Written by Julie Wade
Photos and illustrations by Stephen Cummiskey
12 Tuesday 12th April 2011

The new play by Simon Stephens at the Royal Court, directed by Katie Mitchell, consists of three separate episodes, in which we meet three tenuously linked and very different couples. They are all set within the surrounds of Heathrow, with the sound of aircraft engines intruding on the conversations. So the airport becomes a sinister setting, linked to the title of the play. Wastwater is the deepest lake in Britain, constantly overcast by mountains, so never free of shadows.

The play gets bleak, fast. The first couple, a foster mother (Linda Bassett) and son (Tom Sturridge), are the most likeable, but their separate futures look grim. The second act takes place in an airport hotel room. An art teacher and a police officer (Paul Ready and Jo McInnes) are embarking on an affair, which progresses in a dark and uncomfortable way. The final part becomes difficult to take, as various themes develop, such as torture and child abuse. The setting is grim and comfortless and the truly evil female, acted by Amanda Hale, turns out to be a foster child of the first character, worryingly, the only one who keeps in touch with her.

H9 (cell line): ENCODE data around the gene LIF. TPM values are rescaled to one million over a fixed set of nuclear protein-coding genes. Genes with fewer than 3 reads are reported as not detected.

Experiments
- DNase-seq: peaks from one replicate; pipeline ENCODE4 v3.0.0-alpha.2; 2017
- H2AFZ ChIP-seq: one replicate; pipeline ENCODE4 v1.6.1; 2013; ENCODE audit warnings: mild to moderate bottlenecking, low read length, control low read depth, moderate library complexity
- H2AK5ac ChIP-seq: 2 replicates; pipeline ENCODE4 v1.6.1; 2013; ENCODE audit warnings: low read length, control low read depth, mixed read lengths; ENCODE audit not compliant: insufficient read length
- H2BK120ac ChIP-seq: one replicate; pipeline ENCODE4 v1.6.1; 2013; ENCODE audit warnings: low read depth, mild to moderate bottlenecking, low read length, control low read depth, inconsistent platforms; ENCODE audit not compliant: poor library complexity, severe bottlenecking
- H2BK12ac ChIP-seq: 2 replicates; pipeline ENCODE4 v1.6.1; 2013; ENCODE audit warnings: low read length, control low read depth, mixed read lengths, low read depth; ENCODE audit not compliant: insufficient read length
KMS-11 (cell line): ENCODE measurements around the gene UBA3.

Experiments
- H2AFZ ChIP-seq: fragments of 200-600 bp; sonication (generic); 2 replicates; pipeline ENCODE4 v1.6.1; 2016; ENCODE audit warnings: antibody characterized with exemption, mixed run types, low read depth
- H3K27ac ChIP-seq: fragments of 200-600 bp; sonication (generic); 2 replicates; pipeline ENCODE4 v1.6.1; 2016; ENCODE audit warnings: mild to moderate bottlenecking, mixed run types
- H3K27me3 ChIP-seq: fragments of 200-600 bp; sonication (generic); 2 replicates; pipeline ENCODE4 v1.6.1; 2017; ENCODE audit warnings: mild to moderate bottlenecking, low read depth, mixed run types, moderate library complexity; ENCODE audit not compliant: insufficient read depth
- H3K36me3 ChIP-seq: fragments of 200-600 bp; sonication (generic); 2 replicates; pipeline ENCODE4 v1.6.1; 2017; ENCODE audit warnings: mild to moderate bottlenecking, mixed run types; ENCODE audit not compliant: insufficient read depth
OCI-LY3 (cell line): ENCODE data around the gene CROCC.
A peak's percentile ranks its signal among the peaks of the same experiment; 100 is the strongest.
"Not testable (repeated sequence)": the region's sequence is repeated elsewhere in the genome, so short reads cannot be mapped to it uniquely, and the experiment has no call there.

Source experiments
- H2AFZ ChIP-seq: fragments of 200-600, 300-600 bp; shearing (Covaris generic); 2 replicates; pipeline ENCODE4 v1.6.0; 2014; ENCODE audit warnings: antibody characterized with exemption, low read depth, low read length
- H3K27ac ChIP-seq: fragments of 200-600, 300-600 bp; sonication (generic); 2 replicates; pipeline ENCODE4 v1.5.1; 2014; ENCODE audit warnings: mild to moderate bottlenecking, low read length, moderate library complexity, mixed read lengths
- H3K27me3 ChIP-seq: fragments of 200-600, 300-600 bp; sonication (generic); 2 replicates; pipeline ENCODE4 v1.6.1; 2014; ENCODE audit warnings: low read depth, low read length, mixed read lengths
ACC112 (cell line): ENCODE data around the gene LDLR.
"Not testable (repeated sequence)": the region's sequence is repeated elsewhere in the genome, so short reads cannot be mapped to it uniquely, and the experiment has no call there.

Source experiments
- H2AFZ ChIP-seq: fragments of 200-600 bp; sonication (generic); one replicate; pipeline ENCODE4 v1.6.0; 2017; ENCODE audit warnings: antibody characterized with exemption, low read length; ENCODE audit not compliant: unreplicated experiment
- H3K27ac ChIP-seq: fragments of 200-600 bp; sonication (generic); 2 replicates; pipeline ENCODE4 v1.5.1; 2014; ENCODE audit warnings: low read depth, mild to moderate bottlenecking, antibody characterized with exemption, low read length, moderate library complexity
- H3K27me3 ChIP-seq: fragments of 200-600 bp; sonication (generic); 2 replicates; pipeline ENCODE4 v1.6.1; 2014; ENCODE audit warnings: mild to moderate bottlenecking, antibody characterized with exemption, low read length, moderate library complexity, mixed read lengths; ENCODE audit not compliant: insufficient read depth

This is absorbing theatre, not always easy to watch, but raising questions about the future, as none of the characters here will be comfortable in theirs. The sets, designed by Lizzie Clachan, contribute well to the atmosphere, and the acting is always impresssive.  An unsettling but thought provoking evening.

Wastwater is on at the Royal Court until 7 May. For tickets, visit royalcourttheatre.com

Don't Panic attempt to credit photographers and content owners wherever possible, however due to the sheer size and nature of the internet this is sometimes impractical or impossible. If you see any images on our site which you believe belong to yourself or another and we have incorrectly used it please let us know at panic@dontpaniconline.com and we will respond asap.